What Are

What Are “Data Models?”​

Seemingly simple terms such as data model or unstructured data can be confusing and do not always cross disciplines smoothly. These brief excerpts from Data Science for Marketing Analytics: Achieve your marketing goals with the data analytics power of Python by Tommy Blanchard, Debasish Behera, and Pranshu Bhatnagar succinctly explains what these terms mean and why they matter.

Any copy/paste and editing errors are mine

“Raw data coming from external sources cannot generally be used directly; it needs to be structured, filtered, combined, analyzed, and observed before it can be used for any further analyses. In this chapter, we will explore how to get the right data in the right attributes, manipulate rows and columns, and apply transformations to data. This is essential because, otherwise, we will be passing incorrect data to the pipeline, thereby making it a classic example of garbage in, garbage out.

When we build an analytics pipeline, the first thing that we need to do is to build a data model. A data model is an overview of the data sources that we will be using, their relationships with other data sources, where exactly the data from a specific source is going to enter the pipeline, and in what form (such as an Excel file, a database, or a JSON from an internet source). The data model for the pipeline evolves over time as data sources and processes change. A data model can contain data of the following three types:

  • Structured Data: This is also known as completely structured or well-structured data. This is the simplest way to manage information. The data is arranged in a flat tabular form with the correct value corresponding to the correct attribute. There is a unique column, known as an index, for easy and quick access to the data, and there are no duplicate columns. Data can be queried exactly through SQL queries, for example, data in relational databases, MySQL, Amazon Redshift, and so on.
  • Semi-structured data: This refers to data that may be of variable lengths and that may contain different data types (such as numerical or categorical) in the same column. Such data may be arranged in a nested or hierarchical tabular structure, but it still follows a fixed schema. There are no duplicate columns (attributes), but there may be duplicate rows (observations). Also, each row might not contain values for every attribute, that is, there may be missing values. Semi-structured data can be stored accurately in NoSQL databases, Apache Parquet files, JSON files, and so on.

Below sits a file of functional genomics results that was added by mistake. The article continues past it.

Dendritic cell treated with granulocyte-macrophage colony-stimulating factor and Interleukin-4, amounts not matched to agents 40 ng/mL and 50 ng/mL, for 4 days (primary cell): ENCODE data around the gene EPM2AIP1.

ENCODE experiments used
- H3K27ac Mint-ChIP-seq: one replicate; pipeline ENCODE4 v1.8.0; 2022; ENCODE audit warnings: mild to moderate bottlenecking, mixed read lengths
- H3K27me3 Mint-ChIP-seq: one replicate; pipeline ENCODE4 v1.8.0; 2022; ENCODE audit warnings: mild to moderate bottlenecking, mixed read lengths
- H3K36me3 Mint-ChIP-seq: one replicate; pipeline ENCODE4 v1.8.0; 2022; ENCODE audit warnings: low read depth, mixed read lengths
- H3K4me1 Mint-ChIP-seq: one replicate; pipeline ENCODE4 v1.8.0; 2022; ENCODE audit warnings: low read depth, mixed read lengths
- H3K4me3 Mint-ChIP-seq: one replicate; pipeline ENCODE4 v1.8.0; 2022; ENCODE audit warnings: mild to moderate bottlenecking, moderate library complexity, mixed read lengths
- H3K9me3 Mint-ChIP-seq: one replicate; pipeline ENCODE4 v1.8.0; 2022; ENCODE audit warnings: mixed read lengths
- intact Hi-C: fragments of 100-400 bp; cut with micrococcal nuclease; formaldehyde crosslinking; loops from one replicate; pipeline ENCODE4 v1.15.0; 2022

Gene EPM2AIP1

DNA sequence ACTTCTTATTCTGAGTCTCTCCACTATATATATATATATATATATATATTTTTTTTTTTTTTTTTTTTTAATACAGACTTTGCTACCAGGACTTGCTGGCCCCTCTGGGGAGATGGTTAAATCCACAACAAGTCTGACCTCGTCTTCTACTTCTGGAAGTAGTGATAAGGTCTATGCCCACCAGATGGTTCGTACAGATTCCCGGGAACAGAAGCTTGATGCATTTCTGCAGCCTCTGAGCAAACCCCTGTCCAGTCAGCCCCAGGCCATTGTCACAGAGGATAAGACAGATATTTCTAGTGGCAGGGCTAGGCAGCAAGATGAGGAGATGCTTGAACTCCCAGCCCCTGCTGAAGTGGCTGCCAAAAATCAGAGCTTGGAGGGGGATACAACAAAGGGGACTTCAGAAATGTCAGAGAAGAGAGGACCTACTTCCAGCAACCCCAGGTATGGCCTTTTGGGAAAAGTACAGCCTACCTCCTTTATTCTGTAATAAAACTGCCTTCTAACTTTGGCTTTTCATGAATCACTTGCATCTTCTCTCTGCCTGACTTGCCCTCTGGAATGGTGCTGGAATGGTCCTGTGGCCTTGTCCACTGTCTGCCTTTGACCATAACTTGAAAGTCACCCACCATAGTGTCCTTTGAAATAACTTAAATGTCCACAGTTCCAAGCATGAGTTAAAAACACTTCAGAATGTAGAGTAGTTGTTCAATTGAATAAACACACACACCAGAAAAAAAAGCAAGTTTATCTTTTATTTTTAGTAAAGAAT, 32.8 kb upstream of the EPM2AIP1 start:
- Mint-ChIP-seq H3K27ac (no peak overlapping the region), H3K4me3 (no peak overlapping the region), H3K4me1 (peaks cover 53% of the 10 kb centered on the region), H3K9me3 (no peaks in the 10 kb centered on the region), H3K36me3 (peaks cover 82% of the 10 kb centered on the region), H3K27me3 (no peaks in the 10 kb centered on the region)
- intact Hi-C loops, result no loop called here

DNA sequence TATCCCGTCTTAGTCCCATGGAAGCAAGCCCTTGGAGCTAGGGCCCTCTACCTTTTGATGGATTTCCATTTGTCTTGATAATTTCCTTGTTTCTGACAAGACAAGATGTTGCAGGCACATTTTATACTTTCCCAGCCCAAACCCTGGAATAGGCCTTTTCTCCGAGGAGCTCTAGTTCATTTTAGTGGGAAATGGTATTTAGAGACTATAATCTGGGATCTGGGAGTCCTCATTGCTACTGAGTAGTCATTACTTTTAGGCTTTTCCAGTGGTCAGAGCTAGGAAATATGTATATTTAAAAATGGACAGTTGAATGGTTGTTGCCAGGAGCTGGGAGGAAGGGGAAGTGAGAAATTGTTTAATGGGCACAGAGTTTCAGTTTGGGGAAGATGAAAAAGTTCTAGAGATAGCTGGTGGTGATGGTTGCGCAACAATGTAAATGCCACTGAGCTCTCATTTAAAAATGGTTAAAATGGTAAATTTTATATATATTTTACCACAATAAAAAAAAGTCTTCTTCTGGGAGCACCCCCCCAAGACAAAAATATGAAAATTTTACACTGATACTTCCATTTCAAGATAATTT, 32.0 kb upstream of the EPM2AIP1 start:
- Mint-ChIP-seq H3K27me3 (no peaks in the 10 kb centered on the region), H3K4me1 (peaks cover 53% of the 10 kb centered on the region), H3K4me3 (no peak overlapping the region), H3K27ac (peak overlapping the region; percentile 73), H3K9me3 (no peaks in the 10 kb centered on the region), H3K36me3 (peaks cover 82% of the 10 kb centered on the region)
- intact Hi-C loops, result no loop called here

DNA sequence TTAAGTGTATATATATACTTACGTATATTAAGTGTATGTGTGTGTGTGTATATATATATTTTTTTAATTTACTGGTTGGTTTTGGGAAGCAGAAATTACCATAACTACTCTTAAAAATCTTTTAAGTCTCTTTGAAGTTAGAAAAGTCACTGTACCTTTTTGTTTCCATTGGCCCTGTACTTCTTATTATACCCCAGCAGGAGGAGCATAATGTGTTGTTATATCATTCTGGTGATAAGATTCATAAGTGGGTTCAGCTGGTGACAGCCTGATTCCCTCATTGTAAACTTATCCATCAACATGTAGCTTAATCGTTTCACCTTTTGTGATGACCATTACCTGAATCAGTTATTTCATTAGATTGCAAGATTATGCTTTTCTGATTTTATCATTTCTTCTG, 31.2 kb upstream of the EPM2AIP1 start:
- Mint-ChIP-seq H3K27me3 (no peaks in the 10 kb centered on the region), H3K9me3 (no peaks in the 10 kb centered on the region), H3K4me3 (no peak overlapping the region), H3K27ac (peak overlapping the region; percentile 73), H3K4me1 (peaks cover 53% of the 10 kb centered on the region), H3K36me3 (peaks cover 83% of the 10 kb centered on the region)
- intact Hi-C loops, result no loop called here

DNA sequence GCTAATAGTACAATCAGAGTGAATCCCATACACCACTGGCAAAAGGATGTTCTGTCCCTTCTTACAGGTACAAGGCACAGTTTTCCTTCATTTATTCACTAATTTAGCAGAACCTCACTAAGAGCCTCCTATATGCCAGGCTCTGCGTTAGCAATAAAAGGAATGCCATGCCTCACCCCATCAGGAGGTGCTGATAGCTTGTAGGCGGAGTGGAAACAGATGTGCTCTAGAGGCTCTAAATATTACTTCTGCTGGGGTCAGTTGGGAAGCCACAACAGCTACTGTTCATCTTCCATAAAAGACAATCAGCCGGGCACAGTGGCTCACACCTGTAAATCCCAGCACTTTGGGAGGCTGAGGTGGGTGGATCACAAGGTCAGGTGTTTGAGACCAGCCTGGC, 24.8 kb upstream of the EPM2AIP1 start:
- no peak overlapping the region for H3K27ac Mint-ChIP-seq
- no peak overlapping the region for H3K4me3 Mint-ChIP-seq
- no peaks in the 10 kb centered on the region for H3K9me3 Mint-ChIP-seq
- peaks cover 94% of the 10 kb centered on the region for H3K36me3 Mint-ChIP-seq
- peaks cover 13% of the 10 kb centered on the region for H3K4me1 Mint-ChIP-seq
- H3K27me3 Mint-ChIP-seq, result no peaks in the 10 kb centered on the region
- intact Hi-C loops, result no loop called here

• Unstructured data: Data that is unstructured may not be tabular, and even if it is tabular, the number of attributes or columns per observation may be completely arbitrary. The same data could be represented in different ways, and the attributes might not match each other, with values leaking into other parts. Unstructured data can be stored as text files, CSV files, Excel files, images, audio clips, and so on.

Marketing data, traditionally, comprises data of all three types. Initially, most data points originated from different (possibly manual) data sources, so the values for a field could be of different lengths, the value for one field would not match that of other fields because of different field names, some rows containing data from even the same sources could also have missing values for some of the fields, and so on. But now, because of digitization, structured and semi-structured data is also available and is increasingly being used to perform analytics.

A data model with all these different kinds of data is prone to errors and is very risky to use. If we somehow get a garbage value into one of the attributes, our entire analysis will go awry. Most of the times, the data we need is of a certain kind and if we don’t get that type of data, we might run into a bug or problem that would need to be investigated. Therefore, if we can enforce some checks to ensure that the data being passed to our model is almost always of the same kind, we can easily improve the quality of data from unstructured to at least semi-structured…

OSEMN is one of the most common data science pipelines used for approaching any kind of data science problem. It’s pronounced awesome. OSEMN stands for the following:



  • Obtaining the data, which can be from any source, structured, unstructured, or semi-structured.
  • Scrubbing the data, which is getting your hands dirty and cleaning the data, which can involve renaming columns and imputing missing values.
  • Exploring the data to find out the relationships between each of the variables. Searching for any correlation among the variables. Finding the relationship between the explanatory variables and the response variable.
  • Modeling the data, which can include prediction, forecasting, and clustering.
  • INterpreting the data, which is combining all the analyses and results to draw a conclusion.”

Source: Tommy Blanchard, Debasish Behera, and Pranshu Bhatnagar. Data Science for Marketing Analytics: Achieve your marketing goals with the data analytics power of Python. Packt Publishing.


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